"It's real bad:" Reports of heavy damage including hundreds of trees down in Dodge County
Between there and Lomira, it's the worst hit spot in Dodge County.
To demonstrate how powerful the wind was in the area Tuesday afternoon look no further than the long piece of metal roofing wrapped around a wooden pole across from the local BP station.
People who live in the area say it probably came from a specific barn about a half mile North of there.
Vehicles came to a stop on the interstate around 3:45 p.m. as a possible tornado crossed I-41 near Lomira.
Once past, the damage was everywhere. A boat was blown into a garden, a barn was knocked over, and trees were down all over the place - some burned and shattered by lightning - but most blown over with their roots pulled from the ground.
"It's real bad. All those beautiful trees. the branches are all broken," Gail Williams said. She had a few dozen large trees fall to winds on her property.
"I didn't see many of them fall. Because it was raining so hard it was like whiteout," Williams said.
Beyond the 'Welcome to Brownsville' sign the damage worsened. Men worked on roofs while the corn 'laid down' in the field - pushed that way during severe weather.
It also pushed a semi off of Highway 49. Emergency crews responded and there still has been no word on if anyone was injured.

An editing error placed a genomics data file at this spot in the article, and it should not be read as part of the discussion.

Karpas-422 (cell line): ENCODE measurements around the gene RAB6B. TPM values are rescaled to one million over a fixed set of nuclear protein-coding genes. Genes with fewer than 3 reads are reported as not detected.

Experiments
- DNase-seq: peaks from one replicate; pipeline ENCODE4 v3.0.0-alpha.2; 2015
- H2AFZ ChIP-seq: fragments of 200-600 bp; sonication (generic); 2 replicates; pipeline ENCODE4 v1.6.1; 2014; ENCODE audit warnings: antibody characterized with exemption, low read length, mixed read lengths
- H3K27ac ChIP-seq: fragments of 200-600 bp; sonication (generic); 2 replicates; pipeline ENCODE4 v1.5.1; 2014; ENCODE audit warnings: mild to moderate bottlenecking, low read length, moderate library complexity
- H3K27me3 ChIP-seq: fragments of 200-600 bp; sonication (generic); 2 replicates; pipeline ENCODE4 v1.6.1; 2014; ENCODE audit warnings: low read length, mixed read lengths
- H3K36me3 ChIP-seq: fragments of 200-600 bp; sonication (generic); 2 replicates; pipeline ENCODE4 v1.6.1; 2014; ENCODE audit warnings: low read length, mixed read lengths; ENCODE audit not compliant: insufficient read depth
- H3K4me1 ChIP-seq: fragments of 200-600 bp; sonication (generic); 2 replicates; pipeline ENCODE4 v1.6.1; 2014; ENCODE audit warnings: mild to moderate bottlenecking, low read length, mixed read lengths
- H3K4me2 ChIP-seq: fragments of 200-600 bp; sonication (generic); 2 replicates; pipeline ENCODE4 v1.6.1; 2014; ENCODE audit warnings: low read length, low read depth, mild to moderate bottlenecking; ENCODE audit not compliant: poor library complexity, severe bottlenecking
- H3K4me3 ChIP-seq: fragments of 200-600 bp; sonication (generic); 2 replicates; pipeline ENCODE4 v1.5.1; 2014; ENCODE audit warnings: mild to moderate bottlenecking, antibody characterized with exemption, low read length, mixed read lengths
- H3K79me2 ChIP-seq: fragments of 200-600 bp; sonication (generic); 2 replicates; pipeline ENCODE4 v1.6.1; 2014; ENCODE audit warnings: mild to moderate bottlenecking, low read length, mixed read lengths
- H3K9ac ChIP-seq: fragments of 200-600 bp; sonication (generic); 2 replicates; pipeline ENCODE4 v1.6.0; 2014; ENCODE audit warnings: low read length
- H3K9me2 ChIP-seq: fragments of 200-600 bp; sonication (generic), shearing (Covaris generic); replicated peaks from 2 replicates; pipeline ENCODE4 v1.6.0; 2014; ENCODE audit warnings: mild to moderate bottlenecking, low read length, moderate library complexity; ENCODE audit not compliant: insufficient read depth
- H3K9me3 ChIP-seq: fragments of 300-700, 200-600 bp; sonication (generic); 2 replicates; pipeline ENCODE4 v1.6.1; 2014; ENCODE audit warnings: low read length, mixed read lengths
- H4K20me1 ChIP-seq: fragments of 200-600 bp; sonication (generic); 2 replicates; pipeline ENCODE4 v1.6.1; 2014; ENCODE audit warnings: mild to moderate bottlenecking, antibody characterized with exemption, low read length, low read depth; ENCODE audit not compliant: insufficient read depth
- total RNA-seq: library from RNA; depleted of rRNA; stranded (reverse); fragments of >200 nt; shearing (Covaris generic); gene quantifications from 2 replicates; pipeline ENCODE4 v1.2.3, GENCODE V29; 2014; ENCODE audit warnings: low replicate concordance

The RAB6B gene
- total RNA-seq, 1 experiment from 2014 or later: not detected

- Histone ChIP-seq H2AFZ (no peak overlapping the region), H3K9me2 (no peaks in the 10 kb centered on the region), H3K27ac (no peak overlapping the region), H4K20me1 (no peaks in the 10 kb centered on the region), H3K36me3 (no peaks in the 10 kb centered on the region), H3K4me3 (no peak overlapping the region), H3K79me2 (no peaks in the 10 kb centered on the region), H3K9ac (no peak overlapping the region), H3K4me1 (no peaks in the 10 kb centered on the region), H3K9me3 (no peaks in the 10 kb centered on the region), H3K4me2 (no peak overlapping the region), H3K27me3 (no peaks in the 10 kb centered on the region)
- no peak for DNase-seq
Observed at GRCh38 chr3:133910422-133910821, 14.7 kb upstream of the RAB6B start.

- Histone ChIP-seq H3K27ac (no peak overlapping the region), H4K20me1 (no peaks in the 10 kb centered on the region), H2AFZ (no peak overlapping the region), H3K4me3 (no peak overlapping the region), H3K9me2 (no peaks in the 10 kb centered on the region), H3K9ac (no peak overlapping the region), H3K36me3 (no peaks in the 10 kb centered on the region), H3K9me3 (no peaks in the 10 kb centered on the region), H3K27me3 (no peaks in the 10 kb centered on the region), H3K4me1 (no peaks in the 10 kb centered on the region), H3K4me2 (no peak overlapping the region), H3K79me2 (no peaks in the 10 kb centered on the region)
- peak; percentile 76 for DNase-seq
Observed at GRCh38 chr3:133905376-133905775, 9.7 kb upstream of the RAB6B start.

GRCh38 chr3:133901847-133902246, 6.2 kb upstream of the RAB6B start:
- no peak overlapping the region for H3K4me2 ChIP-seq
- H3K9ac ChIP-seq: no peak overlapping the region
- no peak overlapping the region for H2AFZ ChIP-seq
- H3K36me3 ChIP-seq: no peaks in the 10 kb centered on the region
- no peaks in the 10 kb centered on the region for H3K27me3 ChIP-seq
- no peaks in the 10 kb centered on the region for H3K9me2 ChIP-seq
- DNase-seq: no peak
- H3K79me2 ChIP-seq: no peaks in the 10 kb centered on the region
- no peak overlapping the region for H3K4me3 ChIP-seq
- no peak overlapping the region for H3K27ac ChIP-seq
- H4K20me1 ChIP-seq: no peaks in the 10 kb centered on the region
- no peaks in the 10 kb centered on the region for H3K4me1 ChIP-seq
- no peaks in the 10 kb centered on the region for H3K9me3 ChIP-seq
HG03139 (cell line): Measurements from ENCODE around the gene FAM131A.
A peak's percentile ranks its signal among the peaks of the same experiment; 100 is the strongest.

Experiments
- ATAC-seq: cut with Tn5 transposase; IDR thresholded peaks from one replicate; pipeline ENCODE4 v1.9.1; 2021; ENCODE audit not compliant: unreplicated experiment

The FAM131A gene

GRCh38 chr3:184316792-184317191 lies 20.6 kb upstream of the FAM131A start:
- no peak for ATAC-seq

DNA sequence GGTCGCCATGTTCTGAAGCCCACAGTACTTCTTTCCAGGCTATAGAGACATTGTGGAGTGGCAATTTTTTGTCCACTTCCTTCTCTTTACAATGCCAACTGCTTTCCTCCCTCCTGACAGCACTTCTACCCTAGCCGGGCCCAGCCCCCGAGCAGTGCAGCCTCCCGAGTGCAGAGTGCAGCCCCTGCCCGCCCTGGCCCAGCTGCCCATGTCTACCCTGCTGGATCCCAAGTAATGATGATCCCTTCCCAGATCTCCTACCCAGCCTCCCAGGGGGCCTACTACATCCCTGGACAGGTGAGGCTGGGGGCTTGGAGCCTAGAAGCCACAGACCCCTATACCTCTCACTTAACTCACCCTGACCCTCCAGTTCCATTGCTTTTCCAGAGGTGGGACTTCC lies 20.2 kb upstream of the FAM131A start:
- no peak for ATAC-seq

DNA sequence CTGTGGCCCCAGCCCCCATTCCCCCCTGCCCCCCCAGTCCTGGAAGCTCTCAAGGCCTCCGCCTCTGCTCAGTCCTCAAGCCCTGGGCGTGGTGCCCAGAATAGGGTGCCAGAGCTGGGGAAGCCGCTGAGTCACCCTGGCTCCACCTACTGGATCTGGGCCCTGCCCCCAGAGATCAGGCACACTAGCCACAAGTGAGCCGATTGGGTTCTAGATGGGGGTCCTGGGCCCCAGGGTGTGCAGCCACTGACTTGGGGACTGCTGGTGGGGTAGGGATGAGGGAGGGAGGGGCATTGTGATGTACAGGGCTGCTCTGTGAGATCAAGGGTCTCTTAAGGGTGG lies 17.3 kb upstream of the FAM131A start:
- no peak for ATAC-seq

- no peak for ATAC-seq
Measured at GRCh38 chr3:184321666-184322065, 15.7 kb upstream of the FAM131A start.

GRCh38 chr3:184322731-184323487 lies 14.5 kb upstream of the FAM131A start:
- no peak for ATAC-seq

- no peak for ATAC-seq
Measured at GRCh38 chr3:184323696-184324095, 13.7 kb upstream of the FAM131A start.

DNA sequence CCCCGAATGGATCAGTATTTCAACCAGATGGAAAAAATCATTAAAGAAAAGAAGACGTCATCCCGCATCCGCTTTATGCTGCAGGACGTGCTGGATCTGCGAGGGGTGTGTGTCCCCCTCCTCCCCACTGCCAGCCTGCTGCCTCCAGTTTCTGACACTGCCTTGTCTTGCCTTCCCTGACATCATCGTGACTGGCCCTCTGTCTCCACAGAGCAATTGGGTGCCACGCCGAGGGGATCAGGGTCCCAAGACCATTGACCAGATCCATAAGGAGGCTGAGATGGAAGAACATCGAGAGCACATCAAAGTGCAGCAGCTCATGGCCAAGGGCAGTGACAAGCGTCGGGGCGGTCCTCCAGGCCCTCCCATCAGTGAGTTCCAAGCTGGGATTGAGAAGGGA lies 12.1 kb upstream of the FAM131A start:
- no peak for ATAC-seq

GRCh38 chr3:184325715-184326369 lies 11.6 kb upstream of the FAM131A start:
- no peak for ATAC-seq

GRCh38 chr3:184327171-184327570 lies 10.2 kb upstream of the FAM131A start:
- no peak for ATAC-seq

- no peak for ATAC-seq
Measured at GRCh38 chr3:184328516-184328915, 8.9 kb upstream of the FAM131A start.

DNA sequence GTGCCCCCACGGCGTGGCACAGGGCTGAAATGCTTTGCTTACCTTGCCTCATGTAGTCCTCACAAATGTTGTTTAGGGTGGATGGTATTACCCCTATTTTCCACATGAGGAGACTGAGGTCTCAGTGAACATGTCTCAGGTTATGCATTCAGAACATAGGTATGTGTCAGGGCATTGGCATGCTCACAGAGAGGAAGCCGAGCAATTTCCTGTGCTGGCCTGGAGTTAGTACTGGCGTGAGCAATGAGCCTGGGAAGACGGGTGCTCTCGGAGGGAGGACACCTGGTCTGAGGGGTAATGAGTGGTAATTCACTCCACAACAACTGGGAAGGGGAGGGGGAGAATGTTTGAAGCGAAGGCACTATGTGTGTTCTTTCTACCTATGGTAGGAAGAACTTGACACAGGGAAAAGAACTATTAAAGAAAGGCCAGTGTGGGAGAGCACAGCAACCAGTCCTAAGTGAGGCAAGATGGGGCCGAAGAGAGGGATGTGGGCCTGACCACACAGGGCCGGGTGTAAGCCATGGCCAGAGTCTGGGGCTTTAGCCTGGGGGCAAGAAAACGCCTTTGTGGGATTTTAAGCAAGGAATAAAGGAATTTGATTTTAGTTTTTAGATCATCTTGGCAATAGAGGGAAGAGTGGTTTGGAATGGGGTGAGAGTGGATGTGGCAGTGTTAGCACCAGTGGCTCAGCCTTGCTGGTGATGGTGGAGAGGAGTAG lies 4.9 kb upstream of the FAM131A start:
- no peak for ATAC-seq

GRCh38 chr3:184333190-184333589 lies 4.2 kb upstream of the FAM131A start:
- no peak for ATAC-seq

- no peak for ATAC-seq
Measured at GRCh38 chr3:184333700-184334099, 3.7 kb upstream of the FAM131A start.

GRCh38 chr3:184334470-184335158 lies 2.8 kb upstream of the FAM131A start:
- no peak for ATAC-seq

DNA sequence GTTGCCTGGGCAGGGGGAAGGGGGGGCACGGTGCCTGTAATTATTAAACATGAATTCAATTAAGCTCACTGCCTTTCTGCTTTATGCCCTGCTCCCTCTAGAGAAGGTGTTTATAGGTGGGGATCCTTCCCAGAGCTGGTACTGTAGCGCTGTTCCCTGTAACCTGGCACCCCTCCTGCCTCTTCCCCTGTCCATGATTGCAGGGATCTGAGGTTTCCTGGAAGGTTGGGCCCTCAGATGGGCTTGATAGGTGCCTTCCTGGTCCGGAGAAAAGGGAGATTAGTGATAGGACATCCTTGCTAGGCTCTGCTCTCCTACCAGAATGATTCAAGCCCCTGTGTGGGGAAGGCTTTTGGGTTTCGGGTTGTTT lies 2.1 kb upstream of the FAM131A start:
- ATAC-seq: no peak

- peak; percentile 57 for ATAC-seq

Some people - like David Depew - say they actually watched the tornado come through.
"It came through here with a funnel and ripped off the whole corner of the bull barn that I have here," Depew said.
And across the street, Gwen Christianson - a person who's lived here for 30 years - is still trying to calm down after a 50-some foot tall tree fell on her home.
"It was a really tall tree. But I never expected to see this much damage," Christianson said.
"I've never seen anything like it before," Christianson said.
As of Tuesday night power crews had been criss-crossing the streets - but there were also some major, large powerlines blown down in farm fields that could take much longer to repair.
Note: During our report, we mentioned that some trees appeared to be "burned and shattered by lightning". An arborist tells CBS 58 the split is actually caused by bark being pinched between two equally-sized stems. It is a common structural flaw of shade trees. When strong winds hit these trees, the weak union can split down the trunk, revealing darkened wood from a pre-existing crack, and darkened bark that was pinched between the two stems. It is commonly mistaken for lightning, however, due to the visible split, the dark stain, and lightning in the area.